Anabeth and John Weil Early Childhood Center

Type of Metric

Outcome - describing the effects on people or issues

Direction of Success

Holding steady

Context Notes

CID uses standardized tests normed on typically-hearing children to assess our early childhood center student's outcomes.

Number of students who receive scholarship funds and/or tuition assistance

This metric is no longer tracked.
Totals By Year
Population(s) Served

Children and youth, People with hearing impairments, Caregivers, Families

Type of Metric

Outcome - describing the effects on people or issues

Direction of Success

Holding steady

Context Notes

100% of CID students who are deaf and hard of hearing receive 100% scholarship support. Tuition is free for these families.

Our Sustainable Development Goals

SOURCE: Self-reported by organization

Learn more about Sustainable Development Goals.

Goals & Strategy

SOURCE: Self-reported by organization

Learn about the organization's key goals, strategies, capabilities, and progress.

Charting impact

Four powerful questions that require reflection about what really matters - results.

Our overarching goal is to help children who are deaf and hard of hearing acquire listening and spoken language skills similar to their peers so they can graduate from CID and join their local school, ready to succeed.

For children, our goal is for them to make more than a year’s progress in a year’s time in order to catch up with their peers.

For the families we serve, we want to provide them the support and resources necessary to make them an excellent teacher and advocate for their child.

Lastly, we want to share our expertise with other professionals worldwide who are not familiar with listening and spoken language as an option for a child who is deaf.

CID provides interventions on two levels for the children we serve. An audiological intervention means they have access to digital hearing aids and/or cochlear implants and that they are programmed to maximize the quality of sound they can hear. An educational intervention then takes place to make the best use of the sound the children receive. A typical class size at CID is 2 to 4 children, which allows for a highly individualized education.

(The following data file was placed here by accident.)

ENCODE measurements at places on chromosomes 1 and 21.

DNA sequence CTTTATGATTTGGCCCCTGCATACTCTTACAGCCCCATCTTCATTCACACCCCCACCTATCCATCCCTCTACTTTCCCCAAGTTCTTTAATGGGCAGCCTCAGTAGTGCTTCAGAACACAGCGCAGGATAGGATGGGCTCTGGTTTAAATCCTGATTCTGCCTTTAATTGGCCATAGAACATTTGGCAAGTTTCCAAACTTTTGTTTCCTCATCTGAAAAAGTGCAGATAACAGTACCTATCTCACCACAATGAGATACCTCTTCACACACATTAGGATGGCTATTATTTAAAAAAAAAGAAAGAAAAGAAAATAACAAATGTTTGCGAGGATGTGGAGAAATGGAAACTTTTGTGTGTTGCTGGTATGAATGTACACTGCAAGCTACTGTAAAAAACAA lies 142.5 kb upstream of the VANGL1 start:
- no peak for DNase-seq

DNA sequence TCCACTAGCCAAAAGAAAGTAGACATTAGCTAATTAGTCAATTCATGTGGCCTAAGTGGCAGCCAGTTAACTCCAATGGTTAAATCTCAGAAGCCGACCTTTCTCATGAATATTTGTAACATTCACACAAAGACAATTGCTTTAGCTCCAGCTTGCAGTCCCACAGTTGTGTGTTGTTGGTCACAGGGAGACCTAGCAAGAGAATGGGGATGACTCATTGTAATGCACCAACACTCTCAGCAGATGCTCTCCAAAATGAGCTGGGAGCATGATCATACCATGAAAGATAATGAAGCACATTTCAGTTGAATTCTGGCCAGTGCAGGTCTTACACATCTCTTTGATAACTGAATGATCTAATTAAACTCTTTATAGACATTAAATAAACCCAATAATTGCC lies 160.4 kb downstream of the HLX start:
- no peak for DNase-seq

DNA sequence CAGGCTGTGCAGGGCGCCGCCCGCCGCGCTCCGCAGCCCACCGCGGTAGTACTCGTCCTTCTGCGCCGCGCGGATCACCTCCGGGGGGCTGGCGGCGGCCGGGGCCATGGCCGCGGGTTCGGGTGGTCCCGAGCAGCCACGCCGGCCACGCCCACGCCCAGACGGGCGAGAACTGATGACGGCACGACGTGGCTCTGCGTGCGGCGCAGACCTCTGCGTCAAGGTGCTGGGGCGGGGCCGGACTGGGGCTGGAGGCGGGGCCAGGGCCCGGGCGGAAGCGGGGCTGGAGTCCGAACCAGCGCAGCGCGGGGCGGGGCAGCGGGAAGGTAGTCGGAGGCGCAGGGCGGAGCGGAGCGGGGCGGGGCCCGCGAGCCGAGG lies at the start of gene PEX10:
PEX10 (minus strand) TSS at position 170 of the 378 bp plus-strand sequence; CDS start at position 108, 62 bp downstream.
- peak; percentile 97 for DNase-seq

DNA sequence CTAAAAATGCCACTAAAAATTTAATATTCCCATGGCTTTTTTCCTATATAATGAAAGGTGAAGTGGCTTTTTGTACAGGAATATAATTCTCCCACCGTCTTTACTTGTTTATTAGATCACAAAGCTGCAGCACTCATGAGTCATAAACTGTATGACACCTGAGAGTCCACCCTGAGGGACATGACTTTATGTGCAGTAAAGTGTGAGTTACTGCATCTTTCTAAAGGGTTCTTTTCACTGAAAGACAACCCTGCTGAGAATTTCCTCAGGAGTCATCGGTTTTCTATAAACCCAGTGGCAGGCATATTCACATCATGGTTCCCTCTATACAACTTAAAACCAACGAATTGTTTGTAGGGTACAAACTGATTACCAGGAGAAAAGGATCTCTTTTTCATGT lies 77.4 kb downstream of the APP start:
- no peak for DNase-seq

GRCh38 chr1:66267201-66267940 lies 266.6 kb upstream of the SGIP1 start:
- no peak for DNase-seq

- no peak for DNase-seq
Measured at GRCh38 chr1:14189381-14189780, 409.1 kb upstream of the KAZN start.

All children at CID receive support from our pediatric audiologists. Our Family Center serves children birth to age 3; our Early Childhood Center serves children ages 3–5; our Primary School serves children 6–12. Our Emerson Center for Professional Development serves other professionals around the world.

CID is one of the oldest listening and spoken language schools for the deaf in the country. All of CID’s professionals who work with children have either a master’s or doctoral-level education. Our program has served as a model for other parts of the world who want to establish a similar program. We combine state grade level curricula with CID-developed listening, speech and language curricula that is also used throughout the world.

Our graduates have attended universities including Princeton, Vassar, Harvard and Yale. They have gone on to become architects, social workers, lawyers, pilots, doctors, engineers and more. Their families credit CID with providing the foundation for their success. Collectively, our students are proof of our mission—that children who are deaf and hard of hearing can learn to listen, talk, read and succeed.

An important recent objective has been to eliminate barriers keeping families from accessing a CID education for their children. To that end, starting in the 2022-2023 school year, thanks to our generous community combined with school district contracts, tuition is free for all children who are deaf or hard of hearing enrolled at CID.

We also now serve more families by offering audiological services and additional family support after children leave CID and up to age 18.

We now have a full-time family support specialist on staff to meet the needs of our parents and caregivers for education, community and connection to vital resources.

Our comprehensive data solutions initiative has enabled us to begin to collect and share a variety of useful data to help evaluate and improve our educational programs.

We reimagined and developed a new organizational website to improve information, accessibility and use for parents and caregivers with children who are deaf and hard of hearing who seek CID services. We are working on content and expect to launch it in February or March of 2023.

We are working on our next, working 3-year strategic plan, which will go into effect in the 2023-2024 fiscal year.

How we listen

SOURCE: Self-reported by organization

Seeking feedback from people served makes programs more responsive and effective. Here’s how this organization is listening.

done We demonstrated a willingness to learn more by reviewing resources about feedback practice.
done We shared information about our current feedback practices.
  • How is your organization using feedback from the people you serve?

    To identify and remedy poor client service experiences, To identify bright spots and enhance positive service experiences, To make fundamental changes to our programs and/or operations, To inform the development of new programs/projects, To strengthen relationships with the people we serve, To understand people's needs and how we can help them achieve their goals

  • Which of the following feedback practices does your organization routinely carry out?